Father’s Day brings many memories. I grew up in a home with parents that
had both attended Bible college and were very involved in the church.
As a result, we were in church every time the doors were open for a service.
We learned to sleep under pews when revival services went long
and to draw very quietly in church.
As we grew into teenagers, we were allowed to sit with our friends in the “youth” section
of the sanctuary as long as it was in the front half of the church.
Dad even made us physically count the pews. I realize now. as a parent, that
the rationale was they would sit farther back
than we did so they could monitor our “attention to the service” and
they didn’t like sitting in the back of the church.
We didn’t need cell phones and text messages to know when we had crossed the line either.
The first warning was Mom would have a slight coughing fit.
The second was Dad would put his hand under the pew and snap his fingers,
and you could hear it no matter where you were in the sanctuary.
If the fingers got snapped you knew to straighten up, because if there was third time
Dad was sending the usher to get you and you had to sit with them for the rest of service.
Oh horrors! Would there have been anything more embarrassing as a teen
than having to sit with your parents in church?!?
I loved hearing evangelists and missionaries speak. They had amazing stories
of God’s saving and healing power. Often, their own stories were of rebellion
and turning away from God but eventual surrender to God’s saving power.
When God saved them, their lives became magnets that drew people to him.
I remember as a teen talking to my dad one week after one of those services.
I shared that I doubted I would have much influence for God
because I had accepted Christ as my Savior when I was a young child
and had lived a “Christian” life ever since. (Don’t get me wrong,
I was not a perfect child by any stretch of the imagination
but neither was I one to rock the boat with open rebellion.)
I didn’t have a phenomenal testimony of God’s saving power
or a story of amazing physical healing that saved me from death.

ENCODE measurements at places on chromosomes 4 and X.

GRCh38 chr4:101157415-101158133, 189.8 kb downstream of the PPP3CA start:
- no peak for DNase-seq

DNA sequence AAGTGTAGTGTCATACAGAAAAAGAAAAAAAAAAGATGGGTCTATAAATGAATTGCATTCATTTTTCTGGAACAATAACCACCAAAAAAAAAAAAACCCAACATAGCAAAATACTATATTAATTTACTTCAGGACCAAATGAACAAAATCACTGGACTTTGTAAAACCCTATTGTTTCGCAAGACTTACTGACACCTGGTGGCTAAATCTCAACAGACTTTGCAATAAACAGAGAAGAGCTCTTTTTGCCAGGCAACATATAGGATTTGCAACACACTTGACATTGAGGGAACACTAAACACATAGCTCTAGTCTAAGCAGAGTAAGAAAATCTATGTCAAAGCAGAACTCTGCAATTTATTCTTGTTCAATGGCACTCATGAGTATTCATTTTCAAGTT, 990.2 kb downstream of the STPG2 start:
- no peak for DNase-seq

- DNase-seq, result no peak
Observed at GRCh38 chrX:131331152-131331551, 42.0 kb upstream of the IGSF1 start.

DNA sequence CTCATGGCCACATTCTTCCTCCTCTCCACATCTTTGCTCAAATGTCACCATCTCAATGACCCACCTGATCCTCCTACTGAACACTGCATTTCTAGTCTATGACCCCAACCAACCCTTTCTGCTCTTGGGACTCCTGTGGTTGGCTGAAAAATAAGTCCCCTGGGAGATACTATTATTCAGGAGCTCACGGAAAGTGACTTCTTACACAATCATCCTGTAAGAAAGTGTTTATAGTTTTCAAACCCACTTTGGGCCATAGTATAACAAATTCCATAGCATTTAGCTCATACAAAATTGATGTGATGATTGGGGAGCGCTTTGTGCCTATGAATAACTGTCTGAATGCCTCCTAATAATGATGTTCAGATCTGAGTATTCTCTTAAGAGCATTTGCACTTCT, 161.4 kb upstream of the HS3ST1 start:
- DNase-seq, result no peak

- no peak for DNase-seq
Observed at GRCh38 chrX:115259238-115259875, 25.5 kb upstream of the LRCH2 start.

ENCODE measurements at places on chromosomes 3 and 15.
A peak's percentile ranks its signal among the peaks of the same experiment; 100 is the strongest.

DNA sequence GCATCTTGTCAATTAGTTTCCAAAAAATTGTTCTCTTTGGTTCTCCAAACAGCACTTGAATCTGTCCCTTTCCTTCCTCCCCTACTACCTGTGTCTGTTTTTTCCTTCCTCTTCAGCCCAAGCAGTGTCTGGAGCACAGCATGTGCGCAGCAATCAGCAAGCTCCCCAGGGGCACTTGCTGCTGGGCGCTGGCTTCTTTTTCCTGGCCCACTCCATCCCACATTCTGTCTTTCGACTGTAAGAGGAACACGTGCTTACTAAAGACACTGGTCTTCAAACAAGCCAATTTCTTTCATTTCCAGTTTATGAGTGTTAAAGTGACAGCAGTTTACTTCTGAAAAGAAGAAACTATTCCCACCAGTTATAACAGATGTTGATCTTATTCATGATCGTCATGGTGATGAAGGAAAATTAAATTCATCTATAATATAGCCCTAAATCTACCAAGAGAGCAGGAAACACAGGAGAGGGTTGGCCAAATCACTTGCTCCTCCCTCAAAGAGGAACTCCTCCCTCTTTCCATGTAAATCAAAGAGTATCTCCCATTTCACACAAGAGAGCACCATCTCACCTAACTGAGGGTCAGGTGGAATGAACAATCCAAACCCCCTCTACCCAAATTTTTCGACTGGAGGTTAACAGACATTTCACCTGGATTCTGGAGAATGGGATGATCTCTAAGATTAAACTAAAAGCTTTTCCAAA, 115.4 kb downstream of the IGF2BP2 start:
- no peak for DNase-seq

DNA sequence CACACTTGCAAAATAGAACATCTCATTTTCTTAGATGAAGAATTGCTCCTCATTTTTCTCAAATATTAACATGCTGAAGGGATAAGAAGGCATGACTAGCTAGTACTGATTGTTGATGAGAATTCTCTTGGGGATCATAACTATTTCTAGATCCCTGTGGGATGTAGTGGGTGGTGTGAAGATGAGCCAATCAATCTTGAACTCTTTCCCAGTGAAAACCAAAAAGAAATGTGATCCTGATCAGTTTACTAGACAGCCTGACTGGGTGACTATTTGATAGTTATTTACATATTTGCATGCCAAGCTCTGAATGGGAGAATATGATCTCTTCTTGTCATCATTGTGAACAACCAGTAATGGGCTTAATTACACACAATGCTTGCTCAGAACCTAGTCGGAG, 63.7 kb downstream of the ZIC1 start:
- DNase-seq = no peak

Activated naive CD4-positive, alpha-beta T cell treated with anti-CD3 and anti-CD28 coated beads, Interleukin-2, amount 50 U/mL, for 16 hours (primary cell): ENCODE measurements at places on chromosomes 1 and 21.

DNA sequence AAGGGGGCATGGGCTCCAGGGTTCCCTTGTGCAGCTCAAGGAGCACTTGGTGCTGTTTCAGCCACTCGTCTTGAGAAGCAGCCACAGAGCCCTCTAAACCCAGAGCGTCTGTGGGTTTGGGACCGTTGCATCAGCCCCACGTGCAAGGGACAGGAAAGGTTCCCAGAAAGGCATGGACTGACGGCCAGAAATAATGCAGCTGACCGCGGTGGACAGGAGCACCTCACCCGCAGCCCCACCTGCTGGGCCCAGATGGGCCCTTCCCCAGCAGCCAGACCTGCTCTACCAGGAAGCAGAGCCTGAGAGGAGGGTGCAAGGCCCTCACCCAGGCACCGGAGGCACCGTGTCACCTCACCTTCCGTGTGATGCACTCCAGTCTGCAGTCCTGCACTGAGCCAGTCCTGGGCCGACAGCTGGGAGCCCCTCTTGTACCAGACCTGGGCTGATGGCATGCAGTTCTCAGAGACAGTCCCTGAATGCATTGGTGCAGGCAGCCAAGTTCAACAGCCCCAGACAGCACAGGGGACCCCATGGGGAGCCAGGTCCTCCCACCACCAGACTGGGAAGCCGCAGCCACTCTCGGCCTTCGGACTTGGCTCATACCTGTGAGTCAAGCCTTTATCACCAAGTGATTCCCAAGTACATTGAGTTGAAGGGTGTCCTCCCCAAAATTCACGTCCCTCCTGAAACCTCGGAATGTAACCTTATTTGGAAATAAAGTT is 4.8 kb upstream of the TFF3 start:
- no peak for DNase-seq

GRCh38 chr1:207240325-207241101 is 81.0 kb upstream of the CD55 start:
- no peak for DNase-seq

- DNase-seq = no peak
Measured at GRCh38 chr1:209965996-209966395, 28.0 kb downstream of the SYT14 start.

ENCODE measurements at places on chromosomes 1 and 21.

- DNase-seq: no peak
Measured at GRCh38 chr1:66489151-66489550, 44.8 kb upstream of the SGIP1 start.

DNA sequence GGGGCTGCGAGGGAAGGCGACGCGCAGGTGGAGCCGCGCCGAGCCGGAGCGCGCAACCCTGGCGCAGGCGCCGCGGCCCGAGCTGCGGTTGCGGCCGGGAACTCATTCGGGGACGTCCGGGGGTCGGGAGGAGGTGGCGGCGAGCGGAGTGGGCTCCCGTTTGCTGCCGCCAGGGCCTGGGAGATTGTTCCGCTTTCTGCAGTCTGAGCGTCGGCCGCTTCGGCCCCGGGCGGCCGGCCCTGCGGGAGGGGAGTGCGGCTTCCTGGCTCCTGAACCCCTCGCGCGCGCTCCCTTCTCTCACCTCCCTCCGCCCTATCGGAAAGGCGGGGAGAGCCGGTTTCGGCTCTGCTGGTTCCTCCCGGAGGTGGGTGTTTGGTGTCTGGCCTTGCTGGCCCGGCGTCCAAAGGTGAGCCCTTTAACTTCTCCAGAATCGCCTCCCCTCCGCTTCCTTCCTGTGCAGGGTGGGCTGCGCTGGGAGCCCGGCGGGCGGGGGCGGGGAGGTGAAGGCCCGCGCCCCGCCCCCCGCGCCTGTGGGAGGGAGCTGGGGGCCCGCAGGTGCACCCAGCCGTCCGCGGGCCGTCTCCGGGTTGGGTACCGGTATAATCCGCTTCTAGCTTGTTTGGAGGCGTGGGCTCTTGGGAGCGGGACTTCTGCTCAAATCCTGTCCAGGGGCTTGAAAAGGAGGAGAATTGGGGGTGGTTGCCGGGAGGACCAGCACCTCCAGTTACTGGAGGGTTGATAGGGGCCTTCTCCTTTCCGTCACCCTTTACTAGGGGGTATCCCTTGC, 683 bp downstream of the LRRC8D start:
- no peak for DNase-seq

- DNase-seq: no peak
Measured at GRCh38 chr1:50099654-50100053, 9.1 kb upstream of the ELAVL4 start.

I felt like I had nothing to offer.
My dad spoke some very wise words to me that day.
He asked me if I didn’t think that God’s power to keep someone from going astray
wasn’t just as miraculous as bringing someone back after they strayed.
He shared his deep conviction that God’s keeping power was
just as important as his saving power.
He pointed to Bible characters such as Joseph and Esther of the Old Testament,
how they did their best to serve God all of their lives
and God used them to save their nation.
They didn’t have testimonies of being saved from lives of deep sin
—theirs were testimonies of being kept by God for his specific purpose.
That day gave me a new appreciation for the power of God in my life.
I am so thankful that I didn’t have to rebel and become a “wild child”
to have a testimony of God’s power. But I am thankful that he saves those who do rebel
and uses their lives for his purposes as I had a “wild child” brother that turned back to God
and has influenced many lives as an educator.
This is the fifth Father’s Day since Dad has been gone.
I miss my dad but know that we will be reunited in heaven some day.
His words and prayers impacted not just my life but the lives of many.
I’m thankful that Dad taught me God’s power could save and keep,
and that power has allowed Him to prepare me to share my heart for home!